It could be that your technique is off. I have said it before, but a slider does have a learning curve. I have tried to teach several guys to use it accurately, and some just aren't capable. It does take skill and coordination. You must walk in a straight line, push the sheet forward and down, while you are walking (some will start walking into the blade), and you must support the outside edge; you do this by pressing down with your right hand, and lifting up with your left.

It does take practice, and your muscles do have to learn. You cannot just think a new process and expect your body to respond. It is a new activity, and it will be awkward until it be comes a habit.

Crappy sheet goods will also contribute to bad pieces. It can twist and bow after you cut it.

Try the 5 cut method. Snap the last piece in half to see how far you are off after 5 cuts. Then make adjustments. If your pieces are still out of square, try the 5 cut procedure again. If your piece is square, it is either you or the panel. If it is not square, get MiniMax out there. Remember, you must put a fresh edge against the crosscut fence every time. A factory edge will not be as good as what you put on it.



From the original questioner:
That sounds good and I do believe that the factory edge was the problem. Technique, although I will be the first to admit if I am wrong, is good and I am very coordinated and do exactly as you described. One question, though, in regards to the rip fence. I did not understand what you were saying about using the rip fence for cutting sheet goods.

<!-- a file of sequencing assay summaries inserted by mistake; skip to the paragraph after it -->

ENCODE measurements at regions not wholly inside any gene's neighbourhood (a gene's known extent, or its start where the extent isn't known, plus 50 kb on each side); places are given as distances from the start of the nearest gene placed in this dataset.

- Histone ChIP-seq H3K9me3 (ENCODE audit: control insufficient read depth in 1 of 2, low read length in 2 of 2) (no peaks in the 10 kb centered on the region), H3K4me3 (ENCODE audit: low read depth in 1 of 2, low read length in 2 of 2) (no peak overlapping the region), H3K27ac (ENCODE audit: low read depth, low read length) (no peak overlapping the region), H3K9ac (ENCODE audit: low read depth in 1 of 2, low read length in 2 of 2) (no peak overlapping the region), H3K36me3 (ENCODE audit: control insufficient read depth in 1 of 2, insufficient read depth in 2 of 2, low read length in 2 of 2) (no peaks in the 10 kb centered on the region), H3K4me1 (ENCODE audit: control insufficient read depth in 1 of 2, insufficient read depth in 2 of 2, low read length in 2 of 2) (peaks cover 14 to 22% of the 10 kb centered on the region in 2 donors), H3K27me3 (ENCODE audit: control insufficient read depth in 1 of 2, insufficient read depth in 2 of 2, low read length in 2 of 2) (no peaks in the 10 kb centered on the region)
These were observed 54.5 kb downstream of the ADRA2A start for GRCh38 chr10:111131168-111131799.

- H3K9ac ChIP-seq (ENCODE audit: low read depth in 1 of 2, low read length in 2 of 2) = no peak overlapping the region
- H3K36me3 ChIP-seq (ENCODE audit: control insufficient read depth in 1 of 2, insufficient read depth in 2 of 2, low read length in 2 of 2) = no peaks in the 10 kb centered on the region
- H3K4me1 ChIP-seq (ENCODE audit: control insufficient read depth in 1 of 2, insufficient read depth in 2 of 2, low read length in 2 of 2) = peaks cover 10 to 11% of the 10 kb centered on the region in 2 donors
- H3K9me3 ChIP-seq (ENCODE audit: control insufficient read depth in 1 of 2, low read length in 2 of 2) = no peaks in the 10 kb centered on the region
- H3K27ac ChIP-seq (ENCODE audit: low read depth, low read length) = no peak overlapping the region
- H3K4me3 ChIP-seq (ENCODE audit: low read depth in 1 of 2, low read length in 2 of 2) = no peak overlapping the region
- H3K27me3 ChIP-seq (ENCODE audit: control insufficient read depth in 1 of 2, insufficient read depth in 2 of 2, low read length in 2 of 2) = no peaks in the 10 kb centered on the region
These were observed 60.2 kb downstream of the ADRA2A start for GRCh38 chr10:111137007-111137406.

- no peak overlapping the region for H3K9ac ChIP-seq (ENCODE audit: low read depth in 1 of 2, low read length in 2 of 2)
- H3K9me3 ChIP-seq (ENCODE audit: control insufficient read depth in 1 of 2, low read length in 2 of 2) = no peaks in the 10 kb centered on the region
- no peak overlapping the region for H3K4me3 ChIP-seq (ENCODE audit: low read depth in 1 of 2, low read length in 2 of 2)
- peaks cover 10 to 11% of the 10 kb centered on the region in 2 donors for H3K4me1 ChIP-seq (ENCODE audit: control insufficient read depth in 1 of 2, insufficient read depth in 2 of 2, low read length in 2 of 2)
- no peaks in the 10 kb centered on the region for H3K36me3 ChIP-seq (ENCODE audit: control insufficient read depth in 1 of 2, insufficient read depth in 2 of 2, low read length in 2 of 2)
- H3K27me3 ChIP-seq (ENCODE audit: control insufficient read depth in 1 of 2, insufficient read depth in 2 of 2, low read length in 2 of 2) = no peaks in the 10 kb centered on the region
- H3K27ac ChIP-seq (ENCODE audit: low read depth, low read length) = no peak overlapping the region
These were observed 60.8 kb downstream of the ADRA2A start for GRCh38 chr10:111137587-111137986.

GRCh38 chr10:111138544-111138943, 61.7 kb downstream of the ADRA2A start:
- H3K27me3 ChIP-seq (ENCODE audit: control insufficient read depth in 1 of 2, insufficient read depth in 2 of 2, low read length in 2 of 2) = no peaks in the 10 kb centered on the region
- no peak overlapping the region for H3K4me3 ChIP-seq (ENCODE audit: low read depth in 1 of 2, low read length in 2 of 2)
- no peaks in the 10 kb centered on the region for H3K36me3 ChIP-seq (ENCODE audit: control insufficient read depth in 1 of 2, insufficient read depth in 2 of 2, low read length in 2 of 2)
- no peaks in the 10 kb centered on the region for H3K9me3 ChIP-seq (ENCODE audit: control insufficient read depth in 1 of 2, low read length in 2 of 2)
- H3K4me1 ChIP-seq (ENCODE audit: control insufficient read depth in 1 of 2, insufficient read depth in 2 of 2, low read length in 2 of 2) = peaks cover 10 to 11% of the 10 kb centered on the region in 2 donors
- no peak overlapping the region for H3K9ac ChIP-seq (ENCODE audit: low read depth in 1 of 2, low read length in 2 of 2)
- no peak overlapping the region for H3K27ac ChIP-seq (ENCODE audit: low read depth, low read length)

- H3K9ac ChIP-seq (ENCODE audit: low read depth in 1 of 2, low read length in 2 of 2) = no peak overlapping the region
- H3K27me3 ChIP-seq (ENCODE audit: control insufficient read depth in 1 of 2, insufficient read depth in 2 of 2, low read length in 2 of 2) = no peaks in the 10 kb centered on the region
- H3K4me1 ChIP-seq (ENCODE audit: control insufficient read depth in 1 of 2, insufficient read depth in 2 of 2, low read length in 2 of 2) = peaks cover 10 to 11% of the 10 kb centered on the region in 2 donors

From contributor B:
I think that either Stiles Machinery or Altendorf's web site has a video demo for using a slider. It should clear up the discussion here regarding breaking down sheet goods and making a dust cut to true up an edge.


From contributor M:
Don't think of a slider as a table saw. You have to get used to doing things on the left side of the blade, instead of the right side. Your crosscut fence is the main benefit of this machine. If you keep the material flush to the crosscut fence, it will keep the sheet straight and true as you push it through.

If you pull the rip fence so that the end of the fence is in front of the blade, then you can use it as a stop for your crosscut fence. If you want to make 12" rips, then set your rip fence to 12". Now push your material (after it has been properly squared) up against the cc fence, and then slide it over to the rip fence. Hold the material as you push it through.

When you had a table saw, you relied on the rip fence to support the material as it went past the blade. Your cc fence will now handle that job. It will support the material after the cut. It is a different style of cutting.



From the original questioner:
Gotcha about the rip fence - that should save some time. What I wasn't doing was burning the factory edges, and will do so now because I was getting ticked off because I kept chalking it up to technique and I truly don't believe that to be the problem. I checked Stiles website but couldn't find a download for technique. Thanks everyone.


From contributor M:
You have to be careful about a "dust cut." Make sure that there is material on both sides of the blade to get a good cut. Otherwise you can have deflection in your blade - leaning to the side without material support.


From contributor U:
I agree with contributor M on this - we always leave at least 3mm of material to the right of the blade when making a dust cut (maybe the name "dust cut" is not appropriate, since it implies that you are just leaving dust).


From contributor P:
I also use the feature on my saw (Hammer K3L expert) where the fence can be moved back just short of the blade. Here it becomes a stop only, for cutting narrow strips to length (e.g., drawer sides and ends.) This way, by the time the work piece hits the blade, it is clear of the fence, so the work piece cannot get bound up.


From the original questioner:
Thanks, everyone - this was very helpful and I will follow these rules every time now. Tuned up my saw yesterday and did use the 5-cut method and got it cutting perfectly. I also used the rip fence as suggested.